So, you can relax. Even if your child is in middle school or high school. You will be surprised how quickly learning happens and how much you can do without all the school trappings (bells, transitions, discipline, lecture-type instruction, etc.) and when your homeschool environment is tailored to your kids.

You have plenty of time to find resources and curriculum. Here's what I wish I would have known when we first started homeschooling.

Connect with Your Local Homeschool Community

We've moved a lot and I can honestly say that the homeschooling community has been the one continuity factor we've had during all the change. Even in our small town, the community is quite diverse, with homeschoolers of various nationalities, belief systems, and reasons for homeschooling.

Even if your kids aren't ready right away to dive into a different community, I urge you as a parent to start making connections for yourself.

Two girls holding hands and swinging each other around at a homeschool Valentine's Day event. In the background are the walls of the log cabin building.
Having a blast at a homeschool Valentine's Day gathering.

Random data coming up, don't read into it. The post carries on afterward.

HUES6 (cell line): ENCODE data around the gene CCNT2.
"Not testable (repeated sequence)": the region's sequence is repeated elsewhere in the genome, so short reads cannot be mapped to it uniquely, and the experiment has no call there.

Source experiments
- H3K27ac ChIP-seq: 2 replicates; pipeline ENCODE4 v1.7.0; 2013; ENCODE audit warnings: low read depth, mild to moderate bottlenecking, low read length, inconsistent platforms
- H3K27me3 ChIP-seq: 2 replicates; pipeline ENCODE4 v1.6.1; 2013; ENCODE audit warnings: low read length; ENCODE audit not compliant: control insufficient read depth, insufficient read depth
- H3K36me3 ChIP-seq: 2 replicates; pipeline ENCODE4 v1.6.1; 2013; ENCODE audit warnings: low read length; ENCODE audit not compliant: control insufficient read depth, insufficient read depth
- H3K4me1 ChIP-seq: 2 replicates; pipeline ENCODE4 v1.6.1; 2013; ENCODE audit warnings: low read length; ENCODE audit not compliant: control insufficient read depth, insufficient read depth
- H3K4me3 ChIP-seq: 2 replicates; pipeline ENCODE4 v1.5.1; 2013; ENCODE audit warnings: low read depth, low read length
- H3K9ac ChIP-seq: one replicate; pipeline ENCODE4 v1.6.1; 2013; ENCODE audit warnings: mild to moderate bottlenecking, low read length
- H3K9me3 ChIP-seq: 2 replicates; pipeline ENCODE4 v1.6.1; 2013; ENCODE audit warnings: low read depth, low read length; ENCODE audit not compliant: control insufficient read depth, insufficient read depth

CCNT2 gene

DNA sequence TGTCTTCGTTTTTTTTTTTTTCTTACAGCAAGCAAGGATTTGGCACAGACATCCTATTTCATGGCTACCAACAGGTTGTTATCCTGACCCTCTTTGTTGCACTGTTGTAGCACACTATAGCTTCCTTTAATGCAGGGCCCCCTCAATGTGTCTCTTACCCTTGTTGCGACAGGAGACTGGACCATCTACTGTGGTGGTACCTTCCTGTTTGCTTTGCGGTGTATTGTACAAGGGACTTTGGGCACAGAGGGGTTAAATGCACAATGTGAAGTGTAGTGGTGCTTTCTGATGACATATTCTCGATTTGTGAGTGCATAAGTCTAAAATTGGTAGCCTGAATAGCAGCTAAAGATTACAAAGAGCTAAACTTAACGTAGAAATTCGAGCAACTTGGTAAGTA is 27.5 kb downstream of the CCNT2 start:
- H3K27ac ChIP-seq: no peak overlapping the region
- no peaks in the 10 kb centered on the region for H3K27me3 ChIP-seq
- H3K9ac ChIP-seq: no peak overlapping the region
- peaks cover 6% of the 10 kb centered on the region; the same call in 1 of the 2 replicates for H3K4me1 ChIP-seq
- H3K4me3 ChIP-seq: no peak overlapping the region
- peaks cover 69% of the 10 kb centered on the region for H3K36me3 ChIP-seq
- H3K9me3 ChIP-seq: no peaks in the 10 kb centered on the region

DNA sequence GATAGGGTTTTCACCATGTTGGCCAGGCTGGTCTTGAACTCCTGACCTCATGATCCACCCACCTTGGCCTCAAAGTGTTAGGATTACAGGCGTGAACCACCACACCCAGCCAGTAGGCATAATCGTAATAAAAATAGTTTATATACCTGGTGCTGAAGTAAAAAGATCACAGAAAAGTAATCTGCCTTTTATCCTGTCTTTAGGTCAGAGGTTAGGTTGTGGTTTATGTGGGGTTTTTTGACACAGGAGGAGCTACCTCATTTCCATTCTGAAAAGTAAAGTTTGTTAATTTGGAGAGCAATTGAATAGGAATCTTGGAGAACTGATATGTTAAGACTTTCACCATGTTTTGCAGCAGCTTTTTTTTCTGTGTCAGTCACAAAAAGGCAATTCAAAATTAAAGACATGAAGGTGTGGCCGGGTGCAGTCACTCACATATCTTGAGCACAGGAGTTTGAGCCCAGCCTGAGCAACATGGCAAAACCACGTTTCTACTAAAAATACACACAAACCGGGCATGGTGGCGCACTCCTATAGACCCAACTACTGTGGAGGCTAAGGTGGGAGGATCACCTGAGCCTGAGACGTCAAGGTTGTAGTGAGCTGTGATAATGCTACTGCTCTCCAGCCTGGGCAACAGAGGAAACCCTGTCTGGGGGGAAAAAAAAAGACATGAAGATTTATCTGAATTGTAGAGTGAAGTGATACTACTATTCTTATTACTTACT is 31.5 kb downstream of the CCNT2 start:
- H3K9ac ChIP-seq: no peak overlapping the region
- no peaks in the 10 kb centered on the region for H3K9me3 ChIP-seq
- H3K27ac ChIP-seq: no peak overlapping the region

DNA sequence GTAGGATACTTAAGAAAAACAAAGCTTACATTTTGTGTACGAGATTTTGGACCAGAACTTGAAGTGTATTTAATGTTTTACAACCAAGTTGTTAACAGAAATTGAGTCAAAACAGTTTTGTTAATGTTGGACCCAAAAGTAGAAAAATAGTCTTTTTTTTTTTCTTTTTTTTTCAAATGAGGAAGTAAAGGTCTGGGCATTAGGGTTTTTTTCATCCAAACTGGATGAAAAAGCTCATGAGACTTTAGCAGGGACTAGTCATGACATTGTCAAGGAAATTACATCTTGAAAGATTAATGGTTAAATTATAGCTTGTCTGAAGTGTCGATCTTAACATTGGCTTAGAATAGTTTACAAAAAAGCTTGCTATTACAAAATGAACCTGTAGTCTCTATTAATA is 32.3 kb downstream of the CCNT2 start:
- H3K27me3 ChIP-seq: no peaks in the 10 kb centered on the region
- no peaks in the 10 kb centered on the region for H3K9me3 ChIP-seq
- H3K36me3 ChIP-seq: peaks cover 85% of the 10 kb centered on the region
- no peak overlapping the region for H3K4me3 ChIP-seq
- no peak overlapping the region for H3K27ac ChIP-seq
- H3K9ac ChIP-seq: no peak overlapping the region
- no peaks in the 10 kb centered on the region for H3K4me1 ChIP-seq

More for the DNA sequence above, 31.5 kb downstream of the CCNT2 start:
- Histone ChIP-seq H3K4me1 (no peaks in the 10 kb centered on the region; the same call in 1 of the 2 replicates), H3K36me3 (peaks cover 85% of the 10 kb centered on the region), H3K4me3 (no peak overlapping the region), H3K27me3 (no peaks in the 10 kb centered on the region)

Join local Facebook groups or Meetups, talk to any homeschoolers you know, and start building community.

Know This: Deschooling is Harder for Parents

Truly, this deschooling journey is going to be harder for you than it is for your kids, if you went through formal schooling. Especially if you're the kind of person for whom school was a mainly positive experience. I'm sorry to say it.

Kids, for the most part, are so much less fixed in their thinking and able to shift. We parents who have spent years and years in school – and even defined our own lives and accomplishments by its standards – have a lot more letting go to do.

If you're anything like me, you'll also find that even with all the joy and freedom of homeschooling, there are things that you will miss or be sad about. I get a bit emotional during the end-of-year programs, when I see my Facebook feed light up with smiling kid faces holding awards and certificates.

Sometimes I am sad that I won't have all those shared experiences with my daughter. It's hard work learning to let go of the expectations of how you thought life was going to be as a parent.

It's hard, at first, to believe that kids can learn without the structure and systems of school, and it's daunting to take the responsibility for your child's education fully on your shoulders as a homeschooling parent. It's one of the reasons why building community is so important!

Final Thoughts

Deschooling doesn't have to be intimidating. Take the time to let your kids get extra sleep, do things they love, and build your family relationships!

  • Get out and explore your community
  • Read aloud and watch interesting documentaries
  • Find the pockets of time where your kids are attentive and energetic
  • Reach out to local homeschoolers
  • Examine your own beliefs and ideas about learning
  • Start to define the values that will shape your homeschool

Now it's your turn. What questions do you have about deschooling? How can I help you get through this process?